**Terms **are single numbers, or variables and numbers connected by multiplication. [latex]-4, 6x[/latex] and [latex]x^2[/latex] are all terms.

**Expressions **are** **groups of terms connected by addition and subtraction. [latex]2x^2-5[/latex] is an expression.

This distinction is important when you are required to divide. Let us use an example to show why this is important. The idea is that a number or variable divided by itself is equal to one, so we can factor a rational expression and identify common factors between the numerator and denominator.

Simplify: [latex]\dfrac{2x^2}{12x}[/latex]

The numerator and denominator of this fraction consist of factors. To simplify it, we can divide without being impeded by addition or subtraction.

[latex]\begin{array}{cc}\dfrac{2x^2}{12x}\\=\dfrac{2\cdot{x}\cdot{x}}{2\cdot3\cdot2\cdot{x}}\\=\dfrac{\cancel{2}\cdot{\cancel{x}}\cdot{x}}{\cancel{2}\cdot3\cdot2\cdot{\cancel{x}}}\end{array}[/latex]

The common factors between the numerator and denominator are 2 and x, so we can “cancel” them to show that [latex]\frac{2}{2}=1\text{ and }\frac{x}{x}=1[/latex], so our expression simplifies to [latex]\dfrac{x}{6}[/latex].

The next example provides a reminder of how to simplify a monomial with variables and exponents. We will then use this idea to simplify a rational expression and define it’s domain.

### Example

Simplify [latex]\frac{5x^{2}}{25x}[/latex].

We can summarize the process as follows: Factor the numerator, factor the denominator, identify factors that are common to the numerator and denominator, cancel them to represent division, and simplify.

When simplifying rational expressions, it is a good habit to always consider the domain first. This will come in handy when you begin *solving* rational equations a bit later on. When finding the domain of an expression, you always start with the original expression because variable terms may be factored out as part of the simplification process.

Compare that to the expression [latex]\dfrac{2x^2+x}{12-2x}[/latex]. Notice the denominator and numerator consist of two terms connected by addition and subtraction. We have to tip-toe around the addition and subtraction. When asked to simplify, it is tempting to want to cancel out like terms as we did when we just had factors. But you cannot do that, it will break math!

In the examples that follow, the numerator and the denominator are polynomials with more than one term, and we will show you how to properly simplify them by factoring the numerator and denominator. This turns expressions connected by addition and subtraction into terms connected by multiplication. Once we have factored the numerator and denominator, the same principles of simplifying will once again apply.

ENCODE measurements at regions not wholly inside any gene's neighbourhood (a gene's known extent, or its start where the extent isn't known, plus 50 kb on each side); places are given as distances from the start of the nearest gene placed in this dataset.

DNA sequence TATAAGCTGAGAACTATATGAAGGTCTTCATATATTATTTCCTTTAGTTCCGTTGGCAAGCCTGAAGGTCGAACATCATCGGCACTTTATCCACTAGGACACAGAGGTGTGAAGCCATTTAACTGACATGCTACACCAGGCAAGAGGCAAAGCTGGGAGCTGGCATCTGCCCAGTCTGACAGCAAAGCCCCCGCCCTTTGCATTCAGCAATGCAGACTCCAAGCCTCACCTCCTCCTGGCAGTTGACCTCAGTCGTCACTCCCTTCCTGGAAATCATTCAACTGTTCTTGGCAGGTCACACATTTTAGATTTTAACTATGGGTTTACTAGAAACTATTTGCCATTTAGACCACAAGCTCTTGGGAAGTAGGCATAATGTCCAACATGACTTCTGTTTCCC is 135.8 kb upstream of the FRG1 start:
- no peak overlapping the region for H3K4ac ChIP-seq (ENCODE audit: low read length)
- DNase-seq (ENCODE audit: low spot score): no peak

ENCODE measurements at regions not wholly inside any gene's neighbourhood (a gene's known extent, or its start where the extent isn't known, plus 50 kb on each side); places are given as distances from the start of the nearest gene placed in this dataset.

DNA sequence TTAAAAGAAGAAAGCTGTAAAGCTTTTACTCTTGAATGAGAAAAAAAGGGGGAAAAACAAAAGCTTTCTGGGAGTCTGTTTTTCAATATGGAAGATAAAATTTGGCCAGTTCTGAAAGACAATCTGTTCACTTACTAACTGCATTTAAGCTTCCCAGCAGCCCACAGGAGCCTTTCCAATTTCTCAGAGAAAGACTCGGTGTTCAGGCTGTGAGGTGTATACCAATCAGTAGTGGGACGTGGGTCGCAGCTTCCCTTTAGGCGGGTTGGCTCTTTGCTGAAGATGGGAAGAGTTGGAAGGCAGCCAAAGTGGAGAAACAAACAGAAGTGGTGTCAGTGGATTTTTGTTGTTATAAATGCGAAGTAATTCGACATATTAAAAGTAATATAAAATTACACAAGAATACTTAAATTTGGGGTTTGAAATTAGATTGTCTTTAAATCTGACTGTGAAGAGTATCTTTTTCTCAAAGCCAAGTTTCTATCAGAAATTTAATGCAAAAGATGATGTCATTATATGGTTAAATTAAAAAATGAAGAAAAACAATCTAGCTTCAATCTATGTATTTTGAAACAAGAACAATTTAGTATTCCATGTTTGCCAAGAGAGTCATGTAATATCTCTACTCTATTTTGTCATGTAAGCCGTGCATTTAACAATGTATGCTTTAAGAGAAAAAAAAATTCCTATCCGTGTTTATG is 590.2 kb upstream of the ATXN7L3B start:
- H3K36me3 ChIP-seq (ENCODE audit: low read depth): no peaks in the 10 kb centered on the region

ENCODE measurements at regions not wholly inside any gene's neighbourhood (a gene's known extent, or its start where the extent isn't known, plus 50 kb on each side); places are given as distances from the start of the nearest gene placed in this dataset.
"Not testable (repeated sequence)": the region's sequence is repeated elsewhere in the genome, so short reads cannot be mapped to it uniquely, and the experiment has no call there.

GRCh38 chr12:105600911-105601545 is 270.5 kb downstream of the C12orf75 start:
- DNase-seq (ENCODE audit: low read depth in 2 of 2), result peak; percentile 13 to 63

### Example

Simplify and state the domain for the expression. [latex] \frac{x+3}{{{x}^{2}}+12x+27}[/latex]

### Example

Simplify and state the domain for the expression. [latex]\frac{x^{2}+10x+24}{x^{3}-x^{2}-20x}[/latex]

We will show one last example of simplifying a rational expression. See if you can recognize the special product in the numerator.

### Example

Simplify [latex]\frac{{x}^{2}-9}{{x}^{2}+4x+3}[/latex] and state the domain.

In the following video, we present additional examples of simplifying and finding the domain of a rational expression.

### Steps for Simplifying a Rational Expression

To simplify a rational expression, follow these steps:

- Determine the domain. The excluded values are those values for the variable that result in the expression having a denominator of [latex]0[/latex].
- Factor the numerator and denominator.
- Cancel out common factors in the numerator and denominator and simplify.

### Try It

## Summary

An additional consideration for rational expressions is to determine what values are excluded from the domain. Since division by [latex]0[/latex] is undefined, any values of the variable that result in a denominator of [latex]0[/latex] must be excluded from the domain. Excluded values must be identified in the original equation, not from its factored form.Rational expressions are fractions containing polynomials. They can be simplified much like numeric fractions. To simplify a rational expression, first determine common factors of the numerator and denominator and then remove them by rewriting them as expressions equal to [latex]1[/latex].